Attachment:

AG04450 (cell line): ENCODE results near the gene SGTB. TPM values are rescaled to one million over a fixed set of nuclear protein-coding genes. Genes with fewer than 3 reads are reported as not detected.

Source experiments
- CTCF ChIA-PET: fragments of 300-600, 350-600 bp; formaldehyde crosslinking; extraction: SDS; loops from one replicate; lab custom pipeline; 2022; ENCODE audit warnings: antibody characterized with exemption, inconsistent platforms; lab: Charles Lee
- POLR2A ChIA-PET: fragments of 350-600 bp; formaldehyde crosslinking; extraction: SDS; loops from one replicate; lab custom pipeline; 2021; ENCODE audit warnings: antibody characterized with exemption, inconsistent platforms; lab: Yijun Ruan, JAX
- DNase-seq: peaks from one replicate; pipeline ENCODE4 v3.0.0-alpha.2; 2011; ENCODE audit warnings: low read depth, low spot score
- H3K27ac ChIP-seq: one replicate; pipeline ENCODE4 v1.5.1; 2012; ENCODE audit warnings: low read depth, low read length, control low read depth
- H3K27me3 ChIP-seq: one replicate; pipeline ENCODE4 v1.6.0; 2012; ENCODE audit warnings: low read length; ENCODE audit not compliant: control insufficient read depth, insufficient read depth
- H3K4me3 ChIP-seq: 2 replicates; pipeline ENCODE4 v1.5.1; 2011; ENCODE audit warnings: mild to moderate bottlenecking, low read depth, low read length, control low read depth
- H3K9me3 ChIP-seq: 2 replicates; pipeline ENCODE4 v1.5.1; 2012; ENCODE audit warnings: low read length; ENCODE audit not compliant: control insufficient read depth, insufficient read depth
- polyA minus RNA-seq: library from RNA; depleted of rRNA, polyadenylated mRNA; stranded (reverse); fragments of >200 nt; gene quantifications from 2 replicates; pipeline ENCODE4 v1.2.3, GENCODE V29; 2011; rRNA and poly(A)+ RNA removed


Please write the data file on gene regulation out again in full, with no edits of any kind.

AG04450 (cell line): ENCODE results near the gene SGTB. TPM values are rescaled to one million over a fixed set of nuclear protein-coding genes. Genes with fewer than 3 reads are reported as not detected.

Source experiments
- CTCF ChIA-PET: fragments of 300-600, 350-600 bp; formaldehyde crosslinking; extraction: SDS; loops from one replicate; lab custom pipeline; 2022; ENCODE audit warnings: antibody characterized with exemption, inconsistent platforms; lab: Charles Lee
- POLR2A ChIA-PET: fragments of 350-600 bp; formaldehyde crosslinking; extraction: SDS; loops from one replicate; lab custom pipeline; 2021; ENCODE audit warnings: antibody characterized with exemption, inconsistent platforms; lab: Yijun Ruan, JAX
- DNase-seq: peaks from one replicate; pipeline ENCODE4 v3.0.0-alpha.2; 2011; ENCODE audit warnings: low read depth, low spot score
- H3K27ac ChIP-seq: one replicate; pipeline ENCODE4 v1.5.1; 2012; ENCODE audit warnings: low read depth, low read length, control low read depth
- H3K27me3 ChIP-seq: one replicate; pipeline ENCODE4 v1.6.0; 2012; ENCODE audit warnings: low read length; ENCODE audit not compliant: control insufficient read depth, insufficient read depth
- H3K4me3 ChIP-seq: 2 replicates; pipeline ENCODE4 v1.5.1; 2011; ENCODE audit warnings: mild to moderate bottlenecking, low read depth, low read length, control low read depth
- H3K9me3 ChIP-seq: 2 replicates; pipeline ENCODE4 v1.5.1; 2012; ENCODE audit warnings: low read length; ENCODE audit not compliant: control insufficient read depth, insufficient read depth
- polyA minus RNA-seq: library from RNA; depleted of rRNA, polyadenylated mRNA; stranded (reverse); fragments of >200 nt; gene quantifications from 2 replicates; pipeline ENCODE4 v1.2.3, GENCODE V29; 2011; rRNA and poly(A)+ RNA removed